‘The Year of the Flood’ - a sensation
In the midst of all of this tree hugging, it’s fair to ask whether we really need one more lecture on how our rampant consumerism is destroying the planet. Enter Margaret Atwood’s brilliant new novel “The Year of the Flood.”
The book is set in a dystopian future where the world is on the brink of environmental collapse. Powerful corporations called CorpSeCorps dominate the cities and their private security units have replaced police. Gene-splicing scientists make everything from goat-like animals that grow colorful hair for wigs to in vitro meat grown in a lab and never part of an animal.
All the food is processed and most natural areas have been turned into seedy drug havens where corpses with missing organs appear overnight. In the midst of this hell live God’s Gardeners - a religious sect that blends Christianity with environmentalism. Composed mostly of renegades trying to escape CorpSeCorps warrants or unsavory lifestyles, the Gardeners live in isolation at the Edencliff Rooftop Garden. There they raise bees, make their own clothes and soap and are strict vegetarians.
Their eco-conscience ways are both religious duties and necessities. The Gardeners believe that a Waterless Flood is coming that will wipe out most of humanity and restore the earth to its natural state. And when it comes, they have to be ready to live off the land and survive without modern amenities.
As the title suggests, the flood does come and some do better at surviving in the post-apocalyptic world than others. The novel follows two women - Toby and Ren - as they try to deal with their past and accept their wild new world.
Toby, a hard-nosed but reluctant leader of the Gardeners, has spent most of her life running away from things or people who have hurt her. Now, she must face these issues head-on and do the unthinkable to survive. Ren is younger and easily malleable. When we first meet her, she is working as a prostitute at a lizard-themed strip club. She has strayed far from her cloth sack-wearing days with God’s Gardeners and must call upon the things that she learned at Edencliff about thinking like a predator or else become prey.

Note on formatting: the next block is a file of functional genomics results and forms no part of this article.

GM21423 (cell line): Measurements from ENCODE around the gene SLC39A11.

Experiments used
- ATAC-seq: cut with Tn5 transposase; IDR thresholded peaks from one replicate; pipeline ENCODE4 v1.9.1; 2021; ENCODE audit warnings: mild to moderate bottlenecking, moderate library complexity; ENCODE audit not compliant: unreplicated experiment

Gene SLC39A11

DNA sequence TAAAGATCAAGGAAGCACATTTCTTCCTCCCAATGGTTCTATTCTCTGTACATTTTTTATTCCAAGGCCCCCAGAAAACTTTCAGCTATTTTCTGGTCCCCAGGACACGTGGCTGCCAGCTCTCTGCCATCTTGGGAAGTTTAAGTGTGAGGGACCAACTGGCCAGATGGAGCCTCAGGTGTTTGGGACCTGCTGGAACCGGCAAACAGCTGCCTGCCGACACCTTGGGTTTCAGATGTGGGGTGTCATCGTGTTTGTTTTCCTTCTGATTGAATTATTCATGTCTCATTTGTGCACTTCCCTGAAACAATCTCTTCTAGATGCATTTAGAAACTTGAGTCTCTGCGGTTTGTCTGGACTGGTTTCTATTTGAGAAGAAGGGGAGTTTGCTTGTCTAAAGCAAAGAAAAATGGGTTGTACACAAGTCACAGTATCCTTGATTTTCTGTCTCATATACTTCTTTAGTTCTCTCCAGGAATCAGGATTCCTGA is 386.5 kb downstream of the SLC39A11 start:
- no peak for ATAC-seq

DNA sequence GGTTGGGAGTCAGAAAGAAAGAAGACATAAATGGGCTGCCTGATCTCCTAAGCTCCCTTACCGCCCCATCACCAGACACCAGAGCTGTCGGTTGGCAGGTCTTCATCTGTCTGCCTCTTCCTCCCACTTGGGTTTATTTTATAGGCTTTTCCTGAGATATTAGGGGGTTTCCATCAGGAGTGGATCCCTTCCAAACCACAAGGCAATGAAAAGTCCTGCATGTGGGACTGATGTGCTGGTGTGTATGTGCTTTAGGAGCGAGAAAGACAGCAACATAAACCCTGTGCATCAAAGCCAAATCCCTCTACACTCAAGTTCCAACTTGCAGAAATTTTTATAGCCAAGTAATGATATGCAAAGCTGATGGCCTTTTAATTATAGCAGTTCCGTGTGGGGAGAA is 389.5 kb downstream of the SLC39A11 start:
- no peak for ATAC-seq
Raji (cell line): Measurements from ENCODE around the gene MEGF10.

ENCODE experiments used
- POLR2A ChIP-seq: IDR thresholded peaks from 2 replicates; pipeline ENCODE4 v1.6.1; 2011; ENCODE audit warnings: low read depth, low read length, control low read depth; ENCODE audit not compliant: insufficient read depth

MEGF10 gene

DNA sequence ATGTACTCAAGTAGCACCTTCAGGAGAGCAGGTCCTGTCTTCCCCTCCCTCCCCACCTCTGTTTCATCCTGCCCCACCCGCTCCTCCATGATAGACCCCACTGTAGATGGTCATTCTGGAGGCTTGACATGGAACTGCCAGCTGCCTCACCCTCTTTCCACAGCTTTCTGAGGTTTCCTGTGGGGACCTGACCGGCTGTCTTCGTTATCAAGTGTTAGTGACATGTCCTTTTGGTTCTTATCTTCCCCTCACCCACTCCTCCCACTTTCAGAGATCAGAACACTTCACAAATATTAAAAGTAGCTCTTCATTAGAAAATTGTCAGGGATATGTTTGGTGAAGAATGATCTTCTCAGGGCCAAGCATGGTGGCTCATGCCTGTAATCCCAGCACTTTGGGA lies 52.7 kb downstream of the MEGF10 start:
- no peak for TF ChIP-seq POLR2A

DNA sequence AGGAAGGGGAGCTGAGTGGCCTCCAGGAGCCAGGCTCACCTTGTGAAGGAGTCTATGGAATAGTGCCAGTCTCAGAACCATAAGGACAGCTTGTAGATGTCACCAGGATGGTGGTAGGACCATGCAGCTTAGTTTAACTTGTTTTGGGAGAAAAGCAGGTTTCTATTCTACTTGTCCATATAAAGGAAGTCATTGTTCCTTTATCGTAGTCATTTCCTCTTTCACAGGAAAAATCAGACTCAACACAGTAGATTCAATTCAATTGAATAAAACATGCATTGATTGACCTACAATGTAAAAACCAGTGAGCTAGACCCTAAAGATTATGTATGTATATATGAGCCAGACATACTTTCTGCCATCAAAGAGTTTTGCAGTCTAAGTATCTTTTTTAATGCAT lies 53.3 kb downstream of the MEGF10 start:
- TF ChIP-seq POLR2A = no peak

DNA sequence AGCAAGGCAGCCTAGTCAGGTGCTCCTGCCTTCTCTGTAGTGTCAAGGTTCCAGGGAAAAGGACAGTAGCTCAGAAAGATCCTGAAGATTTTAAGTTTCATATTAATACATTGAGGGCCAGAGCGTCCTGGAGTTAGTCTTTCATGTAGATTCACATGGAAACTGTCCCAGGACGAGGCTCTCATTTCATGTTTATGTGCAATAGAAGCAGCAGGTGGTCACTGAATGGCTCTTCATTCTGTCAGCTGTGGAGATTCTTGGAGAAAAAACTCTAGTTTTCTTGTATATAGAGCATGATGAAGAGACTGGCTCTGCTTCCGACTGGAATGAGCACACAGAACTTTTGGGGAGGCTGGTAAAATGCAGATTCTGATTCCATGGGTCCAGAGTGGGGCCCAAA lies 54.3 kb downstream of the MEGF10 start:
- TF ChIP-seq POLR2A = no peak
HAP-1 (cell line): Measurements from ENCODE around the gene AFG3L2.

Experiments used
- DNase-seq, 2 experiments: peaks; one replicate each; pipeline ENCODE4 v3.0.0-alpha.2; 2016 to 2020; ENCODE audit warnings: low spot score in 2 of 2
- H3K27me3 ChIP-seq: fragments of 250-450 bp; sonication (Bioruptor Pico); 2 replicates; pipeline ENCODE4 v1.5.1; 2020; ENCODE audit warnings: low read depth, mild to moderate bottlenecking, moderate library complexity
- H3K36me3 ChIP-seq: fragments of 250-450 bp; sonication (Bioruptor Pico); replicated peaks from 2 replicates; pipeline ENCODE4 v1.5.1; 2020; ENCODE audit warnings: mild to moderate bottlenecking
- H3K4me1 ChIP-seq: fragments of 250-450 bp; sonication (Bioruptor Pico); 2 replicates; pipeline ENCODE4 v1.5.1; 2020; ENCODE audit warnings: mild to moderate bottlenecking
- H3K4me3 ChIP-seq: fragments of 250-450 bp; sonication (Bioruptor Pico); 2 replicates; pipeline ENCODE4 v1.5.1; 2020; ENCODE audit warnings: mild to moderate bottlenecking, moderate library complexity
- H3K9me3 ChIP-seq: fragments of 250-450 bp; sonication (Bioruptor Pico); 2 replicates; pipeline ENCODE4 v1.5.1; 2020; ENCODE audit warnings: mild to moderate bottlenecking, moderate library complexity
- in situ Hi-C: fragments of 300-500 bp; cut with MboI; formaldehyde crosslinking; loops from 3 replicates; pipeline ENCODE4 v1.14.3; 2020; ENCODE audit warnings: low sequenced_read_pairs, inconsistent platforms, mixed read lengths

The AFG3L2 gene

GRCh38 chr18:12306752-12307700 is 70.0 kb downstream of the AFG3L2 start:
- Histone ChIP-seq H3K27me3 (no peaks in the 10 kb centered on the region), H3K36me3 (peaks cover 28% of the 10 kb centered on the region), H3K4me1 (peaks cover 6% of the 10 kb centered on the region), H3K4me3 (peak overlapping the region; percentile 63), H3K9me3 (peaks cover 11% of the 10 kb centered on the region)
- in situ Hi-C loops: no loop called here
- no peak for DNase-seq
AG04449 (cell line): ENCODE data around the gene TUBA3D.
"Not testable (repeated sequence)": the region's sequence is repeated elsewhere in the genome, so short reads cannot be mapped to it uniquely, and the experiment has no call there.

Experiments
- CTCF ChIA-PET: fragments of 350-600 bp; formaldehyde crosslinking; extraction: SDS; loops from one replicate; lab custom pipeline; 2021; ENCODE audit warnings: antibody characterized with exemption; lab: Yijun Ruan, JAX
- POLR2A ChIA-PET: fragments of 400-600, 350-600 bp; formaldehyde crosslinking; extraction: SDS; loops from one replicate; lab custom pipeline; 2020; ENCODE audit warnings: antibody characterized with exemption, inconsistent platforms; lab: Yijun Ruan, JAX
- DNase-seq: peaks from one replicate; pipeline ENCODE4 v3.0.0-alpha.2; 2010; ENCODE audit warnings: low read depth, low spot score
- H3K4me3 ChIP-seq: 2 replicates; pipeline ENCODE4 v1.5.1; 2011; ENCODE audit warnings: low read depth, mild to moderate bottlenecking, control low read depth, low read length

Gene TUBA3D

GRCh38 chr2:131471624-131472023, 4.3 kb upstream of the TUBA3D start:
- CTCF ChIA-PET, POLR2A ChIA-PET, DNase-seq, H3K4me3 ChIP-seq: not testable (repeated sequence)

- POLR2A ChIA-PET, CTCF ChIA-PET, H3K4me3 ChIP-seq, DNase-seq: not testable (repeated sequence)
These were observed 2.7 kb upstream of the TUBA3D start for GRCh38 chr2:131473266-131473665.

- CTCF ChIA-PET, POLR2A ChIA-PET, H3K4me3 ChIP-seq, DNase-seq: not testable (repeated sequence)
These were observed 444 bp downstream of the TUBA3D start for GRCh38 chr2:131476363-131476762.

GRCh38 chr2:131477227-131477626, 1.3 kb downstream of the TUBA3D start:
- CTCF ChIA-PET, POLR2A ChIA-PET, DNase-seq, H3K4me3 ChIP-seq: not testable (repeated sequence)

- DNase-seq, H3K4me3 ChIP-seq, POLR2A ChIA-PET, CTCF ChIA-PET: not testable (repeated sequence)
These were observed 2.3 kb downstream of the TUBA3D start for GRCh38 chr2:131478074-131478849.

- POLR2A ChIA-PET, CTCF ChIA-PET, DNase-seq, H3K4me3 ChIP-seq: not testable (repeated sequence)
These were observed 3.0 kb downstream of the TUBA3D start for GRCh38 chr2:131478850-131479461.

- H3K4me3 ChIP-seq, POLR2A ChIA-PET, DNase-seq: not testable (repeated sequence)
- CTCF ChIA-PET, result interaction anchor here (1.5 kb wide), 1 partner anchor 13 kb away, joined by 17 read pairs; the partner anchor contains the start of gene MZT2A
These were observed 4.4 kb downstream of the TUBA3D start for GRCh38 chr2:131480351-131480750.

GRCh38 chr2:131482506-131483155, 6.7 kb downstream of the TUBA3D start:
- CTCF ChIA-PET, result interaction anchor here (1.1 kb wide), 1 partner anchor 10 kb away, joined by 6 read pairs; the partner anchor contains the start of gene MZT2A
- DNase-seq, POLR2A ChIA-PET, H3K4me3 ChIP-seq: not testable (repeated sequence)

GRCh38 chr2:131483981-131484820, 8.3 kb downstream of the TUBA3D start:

Atwood calls “The Year of the Flood” speculative fiction rather than science fiction. And despite the mythological allusions, the novel is rooted in reality.
Atwood thoroughly researched the science behind the lifestyles of both God’s Gardeners and the CorpSeCorps. Like her 2003 companion novel “Oryx and Crake,” which features some of the same characters, Flood is littered with references to real technology such as compost toilets and genetically engineered animals. And while the religion of God’s Gardeners is obviously an invention, their saints are not. Dian Fossey, the zoologist who studied gorillas in Africa, is one of the more recognizable ones.
The intersections of Flood with our present reality do not stop there. Since the book’s release last September, the beliefs of God’s Gardeners have gathered a cult following. Folk singer Orville Stoeber composed music for the hymns of God’s Gardeners scattered throughout the book. And on the book’s official Web site (www.yearoftheflood.com), you can calculate your carbon footprint, nominate an inspirational eco-saint and parse through ideas people around the world have come up with to survive the proverbial flood of climate change.
Atwood’s Flood makes it abundantly clear that the era of eco-lit is just beginning. And given the page-turning catastrophe novel Atwood has given us, I can’t wait to read more.
The Year of the Flood
Author: Margaret Atwood
By Nissa Rhee [email@example.com]
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